Despite fast-track program, CCAC students find job hunt difficult
About one-third of students who completed courses at the Community College of Allegheny County promising to fast-track them to new careers actually found jobs.
Forty-six students finished CCAC's first-ever accelerated courses in phlebotomy, child care, information technology, CADD certification and welding. Fifteen students found jobs. Thirteen opted to continue in school.
"I would like to see those numbers be higher," Donna Imhoff, president of CCAC's North and West Hills Center campuses, said of the students finding jobs. "We do have a significant number who are still seeking employment."
The courses, which last about six months and were first offered in the spring, are meant to provide training for jobs in high-demand fields. Costs vary, but most courses can be paid for using a tuition waiver CCAC offers to laid-off workers.
Fifty-nine students enrolled in the spring. More than 3 of 4 finished.
Thirteen of the 16 students who enrolled in the midnight welding program finished, and 11 have landed a job, according to CCAC. But only one is known to work as a welder, instructor George Klemencic said.
Drew Lise, 38, of Green Tree found full-time work welding at Scott Metals in Carnegie.
"I think the class was great," Lise said. "You can't get it all in the time you had there. ... But you get out of it what you put into it. If you're serious about it, you can get a lot out of it."
The courses are designed to teach the minimum amount necessary for a student to be employed in a particular field, Imhoff said.
"The whole idea was to give individuals an opportunity to retrain in areas where we know there are high-demand jobs," Imhoff said. "We do not have control over the rate of hiring or how much someone is looking."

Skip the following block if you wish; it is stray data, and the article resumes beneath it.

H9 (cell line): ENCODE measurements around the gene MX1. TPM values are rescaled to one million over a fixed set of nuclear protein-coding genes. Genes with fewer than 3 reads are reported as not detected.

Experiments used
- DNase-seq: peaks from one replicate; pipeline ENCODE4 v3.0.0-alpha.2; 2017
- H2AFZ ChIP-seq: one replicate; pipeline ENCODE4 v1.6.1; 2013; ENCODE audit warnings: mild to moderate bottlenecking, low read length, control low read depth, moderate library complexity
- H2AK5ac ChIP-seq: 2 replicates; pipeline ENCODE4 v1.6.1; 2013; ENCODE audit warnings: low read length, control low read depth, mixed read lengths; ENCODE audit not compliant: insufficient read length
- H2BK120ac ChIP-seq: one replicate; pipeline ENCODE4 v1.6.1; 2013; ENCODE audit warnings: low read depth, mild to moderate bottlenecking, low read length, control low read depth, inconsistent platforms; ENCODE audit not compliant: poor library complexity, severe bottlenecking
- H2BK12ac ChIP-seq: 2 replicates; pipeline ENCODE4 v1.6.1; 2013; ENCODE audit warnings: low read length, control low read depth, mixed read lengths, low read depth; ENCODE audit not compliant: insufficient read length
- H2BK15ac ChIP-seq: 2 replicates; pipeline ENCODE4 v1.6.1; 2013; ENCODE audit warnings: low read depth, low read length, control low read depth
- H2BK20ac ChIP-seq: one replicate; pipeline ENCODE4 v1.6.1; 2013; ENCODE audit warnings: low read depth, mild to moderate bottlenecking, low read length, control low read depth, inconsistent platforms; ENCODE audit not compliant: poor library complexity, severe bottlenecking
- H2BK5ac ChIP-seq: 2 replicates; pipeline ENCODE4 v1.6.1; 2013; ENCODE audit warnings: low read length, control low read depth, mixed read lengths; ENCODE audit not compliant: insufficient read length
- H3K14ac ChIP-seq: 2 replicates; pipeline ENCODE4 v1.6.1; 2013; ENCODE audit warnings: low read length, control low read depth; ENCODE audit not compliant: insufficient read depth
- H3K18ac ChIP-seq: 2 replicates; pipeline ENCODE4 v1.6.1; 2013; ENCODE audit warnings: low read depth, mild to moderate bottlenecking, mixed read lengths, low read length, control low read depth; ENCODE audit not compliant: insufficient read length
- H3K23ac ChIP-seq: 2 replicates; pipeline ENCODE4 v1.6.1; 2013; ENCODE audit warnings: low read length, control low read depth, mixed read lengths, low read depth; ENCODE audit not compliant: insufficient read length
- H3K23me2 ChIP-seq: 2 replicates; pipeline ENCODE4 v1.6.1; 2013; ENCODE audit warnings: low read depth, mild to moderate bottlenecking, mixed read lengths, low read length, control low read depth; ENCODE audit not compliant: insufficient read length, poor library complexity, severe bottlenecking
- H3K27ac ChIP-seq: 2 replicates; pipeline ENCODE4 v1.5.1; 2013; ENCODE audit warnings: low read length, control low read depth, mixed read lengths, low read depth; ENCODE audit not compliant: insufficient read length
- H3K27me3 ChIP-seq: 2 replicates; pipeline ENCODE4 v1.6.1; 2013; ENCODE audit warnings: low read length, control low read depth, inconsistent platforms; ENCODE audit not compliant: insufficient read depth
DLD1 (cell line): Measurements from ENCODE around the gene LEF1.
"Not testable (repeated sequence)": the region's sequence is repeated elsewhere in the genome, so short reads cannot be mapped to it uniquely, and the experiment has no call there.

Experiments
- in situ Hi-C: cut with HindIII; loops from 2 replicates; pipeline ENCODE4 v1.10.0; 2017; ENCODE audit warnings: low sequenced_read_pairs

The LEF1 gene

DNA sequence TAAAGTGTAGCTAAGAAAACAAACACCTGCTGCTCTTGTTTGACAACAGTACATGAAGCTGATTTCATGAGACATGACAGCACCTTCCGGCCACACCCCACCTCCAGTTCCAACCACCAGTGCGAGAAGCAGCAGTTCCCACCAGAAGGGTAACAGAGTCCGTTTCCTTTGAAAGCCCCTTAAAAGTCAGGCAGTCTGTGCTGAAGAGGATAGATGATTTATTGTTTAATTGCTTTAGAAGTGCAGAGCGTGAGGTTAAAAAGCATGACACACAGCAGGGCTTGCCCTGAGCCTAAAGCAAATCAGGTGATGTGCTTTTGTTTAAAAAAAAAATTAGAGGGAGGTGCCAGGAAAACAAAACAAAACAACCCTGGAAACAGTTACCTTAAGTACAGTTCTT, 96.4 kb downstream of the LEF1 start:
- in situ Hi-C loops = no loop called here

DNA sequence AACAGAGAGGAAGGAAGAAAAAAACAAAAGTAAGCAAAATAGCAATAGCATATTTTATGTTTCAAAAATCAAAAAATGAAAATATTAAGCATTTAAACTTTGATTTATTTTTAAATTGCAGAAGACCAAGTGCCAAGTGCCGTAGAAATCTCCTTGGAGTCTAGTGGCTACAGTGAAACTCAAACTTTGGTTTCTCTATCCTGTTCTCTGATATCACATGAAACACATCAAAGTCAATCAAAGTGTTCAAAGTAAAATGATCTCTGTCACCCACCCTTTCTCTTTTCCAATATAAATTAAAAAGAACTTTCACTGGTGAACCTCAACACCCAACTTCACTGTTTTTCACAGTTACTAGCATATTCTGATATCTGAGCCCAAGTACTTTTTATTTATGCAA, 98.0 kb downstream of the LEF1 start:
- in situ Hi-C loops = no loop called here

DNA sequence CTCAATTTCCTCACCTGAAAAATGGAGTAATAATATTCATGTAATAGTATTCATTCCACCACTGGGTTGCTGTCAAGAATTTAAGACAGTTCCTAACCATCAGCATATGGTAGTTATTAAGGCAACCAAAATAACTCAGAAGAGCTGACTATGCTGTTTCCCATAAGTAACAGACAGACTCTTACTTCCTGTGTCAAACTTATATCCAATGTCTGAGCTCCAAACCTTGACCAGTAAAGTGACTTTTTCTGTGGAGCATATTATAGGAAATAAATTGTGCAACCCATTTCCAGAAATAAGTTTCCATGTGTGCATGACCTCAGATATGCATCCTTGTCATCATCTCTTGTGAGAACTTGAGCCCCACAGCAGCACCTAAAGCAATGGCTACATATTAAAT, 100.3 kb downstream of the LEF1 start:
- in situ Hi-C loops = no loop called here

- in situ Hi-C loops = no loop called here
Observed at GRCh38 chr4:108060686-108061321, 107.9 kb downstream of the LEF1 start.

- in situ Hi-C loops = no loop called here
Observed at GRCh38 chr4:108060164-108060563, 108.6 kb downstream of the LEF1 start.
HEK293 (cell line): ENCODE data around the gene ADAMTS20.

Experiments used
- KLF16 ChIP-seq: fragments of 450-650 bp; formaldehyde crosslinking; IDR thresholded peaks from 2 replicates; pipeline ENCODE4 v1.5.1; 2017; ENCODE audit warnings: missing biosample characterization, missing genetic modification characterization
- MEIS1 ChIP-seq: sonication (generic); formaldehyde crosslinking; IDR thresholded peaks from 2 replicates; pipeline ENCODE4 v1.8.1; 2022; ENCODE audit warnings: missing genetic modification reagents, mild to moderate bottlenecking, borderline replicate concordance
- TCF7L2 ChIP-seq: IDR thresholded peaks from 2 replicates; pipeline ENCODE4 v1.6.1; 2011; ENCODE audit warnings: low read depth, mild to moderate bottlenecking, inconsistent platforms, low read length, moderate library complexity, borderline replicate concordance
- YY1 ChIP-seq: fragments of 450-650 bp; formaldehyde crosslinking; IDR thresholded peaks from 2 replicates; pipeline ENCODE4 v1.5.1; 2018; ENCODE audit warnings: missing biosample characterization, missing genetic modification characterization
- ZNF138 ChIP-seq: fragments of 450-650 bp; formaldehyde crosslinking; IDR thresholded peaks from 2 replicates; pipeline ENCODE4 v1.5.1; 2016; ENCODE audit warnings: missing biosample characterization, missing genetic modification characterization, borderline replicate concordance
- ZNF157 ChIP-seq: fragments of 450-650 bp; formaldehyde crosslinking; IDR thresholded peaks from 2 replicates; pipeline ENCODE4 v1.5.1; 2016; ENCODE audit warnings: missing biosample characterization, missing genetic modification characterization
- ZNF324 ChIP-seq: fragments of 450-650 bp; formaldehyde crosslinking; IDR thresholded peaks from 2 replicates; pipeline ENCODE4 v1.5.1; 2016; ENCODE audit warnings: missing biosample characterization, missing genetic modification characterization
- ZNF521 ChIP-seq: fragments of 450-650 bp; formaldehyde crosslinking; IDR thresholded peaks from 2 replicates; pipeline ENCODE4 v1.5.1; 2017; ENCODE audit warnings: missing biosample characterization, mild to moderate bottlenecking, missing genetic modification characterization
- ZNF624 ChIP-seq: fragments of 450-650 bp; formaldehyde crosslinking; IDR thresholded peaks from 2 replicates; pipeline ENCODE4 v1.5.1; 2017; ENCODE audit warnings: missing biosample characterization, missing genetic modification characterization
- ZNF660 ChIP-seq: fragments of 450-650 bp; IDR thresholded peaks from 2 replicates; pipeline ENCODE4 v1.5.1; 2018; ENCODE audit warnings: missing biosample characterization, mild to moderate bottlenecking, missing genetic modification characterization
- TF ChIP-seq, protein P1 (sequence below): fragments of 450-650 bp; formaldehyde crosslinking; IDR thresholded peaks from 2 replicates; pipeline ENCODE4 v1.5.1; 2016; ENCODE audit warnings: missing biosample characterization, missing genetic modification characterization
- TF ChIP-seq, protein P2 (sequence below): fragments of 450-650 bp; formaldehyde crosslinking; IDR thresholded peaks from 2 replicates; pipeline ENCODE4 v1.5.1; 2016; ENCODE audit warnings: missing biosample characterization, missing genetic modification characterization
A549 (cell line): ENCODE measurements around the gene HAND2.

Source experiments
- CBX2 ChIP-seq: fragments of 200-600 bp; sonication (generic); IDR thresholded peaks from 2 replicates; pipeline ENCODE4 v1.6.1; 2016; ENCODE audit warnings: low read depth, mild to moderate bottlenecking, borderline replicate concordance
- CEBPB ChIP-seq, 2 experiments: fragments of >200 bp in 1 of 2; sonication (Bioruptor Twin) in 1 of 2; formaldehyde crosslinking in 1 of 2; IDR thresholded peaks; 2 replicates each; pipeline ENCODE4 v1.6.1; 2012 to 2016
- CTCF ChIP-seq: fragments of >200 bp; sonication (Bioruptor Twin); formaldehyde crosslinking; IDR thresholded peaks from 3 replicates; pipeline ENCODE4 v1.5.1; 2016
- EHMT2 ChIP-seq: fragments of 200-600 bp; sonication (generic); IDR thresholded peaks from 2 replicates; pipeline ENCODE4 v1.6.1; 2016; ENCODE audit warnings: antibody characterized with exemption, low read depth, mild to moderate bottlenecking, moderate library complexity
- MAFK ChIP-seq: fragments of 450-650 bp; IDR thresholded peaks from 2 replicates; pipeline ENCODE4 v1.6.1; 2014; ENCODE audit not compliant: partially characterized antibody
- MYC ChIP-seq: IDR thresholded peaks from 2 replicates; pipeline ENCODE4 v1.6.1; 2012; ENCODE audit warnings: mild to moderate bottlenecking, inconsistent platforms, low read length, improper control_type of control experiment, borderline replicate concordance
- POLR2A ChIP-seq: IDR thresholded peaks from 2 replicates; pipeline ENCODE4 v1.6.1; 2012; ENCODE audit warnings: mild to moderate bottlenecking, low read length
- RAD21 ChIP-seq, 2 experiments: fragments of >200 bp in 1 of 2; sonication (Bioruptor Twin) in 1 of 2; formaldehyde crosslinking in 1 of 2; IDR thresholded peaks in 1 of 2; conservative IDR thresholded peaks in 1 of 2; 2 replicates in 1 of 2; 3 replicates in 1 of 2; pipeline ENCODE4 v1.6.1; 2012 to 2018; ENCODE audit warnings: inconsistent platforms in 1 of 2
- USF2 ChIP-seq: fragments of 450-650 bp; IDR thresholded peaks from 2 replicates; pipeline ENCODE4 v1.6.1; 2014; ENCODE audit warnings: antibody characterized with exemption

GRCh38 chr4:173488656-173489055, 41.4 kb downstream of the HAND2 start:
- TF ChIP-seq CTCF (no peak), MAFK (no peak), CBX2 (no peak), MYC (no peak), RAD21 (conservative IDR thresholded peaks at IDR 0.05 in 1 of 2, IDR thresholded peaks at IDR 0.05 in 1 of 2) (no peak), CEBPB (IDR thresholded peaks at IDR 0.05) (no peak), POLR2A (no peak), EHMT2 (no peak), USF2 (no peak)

Steve Salazar said he enjoyed the welding course, but it didn't help him get his job in quality assurance at Union Electric Steel Corp. in Carnegie.
"I feel as though it gave me a good basis to start on if it was something I wanted to continue to learn," said Salazar, 33 of Carrick. "But you're not going to take that class, walk out and expect to get a great welding job."
This fall, 28 students enrolled in the two fast-track programs CCAC offered — computer forensics and IT support certification, spokesman David Hoovler said. Kelly Collins, 37, of the South Side already plans to continue her education after she finishes the computer forensics program.
"There's a concern in finding a job in the field," Collins said. "It's almost like you have to go on afterward."
Of the nine students who completed the spring IT support certification course, eight still are unemployed.
Imhoff said it's not uncommon for job searches to take time, particularly in this job market.
"The idea is to get people good skills and a good background and get them started, with the hopes they'll continue to build on it," Imhoff said. "We can always improve, there's no question. But I think we are accomplishing that goal."
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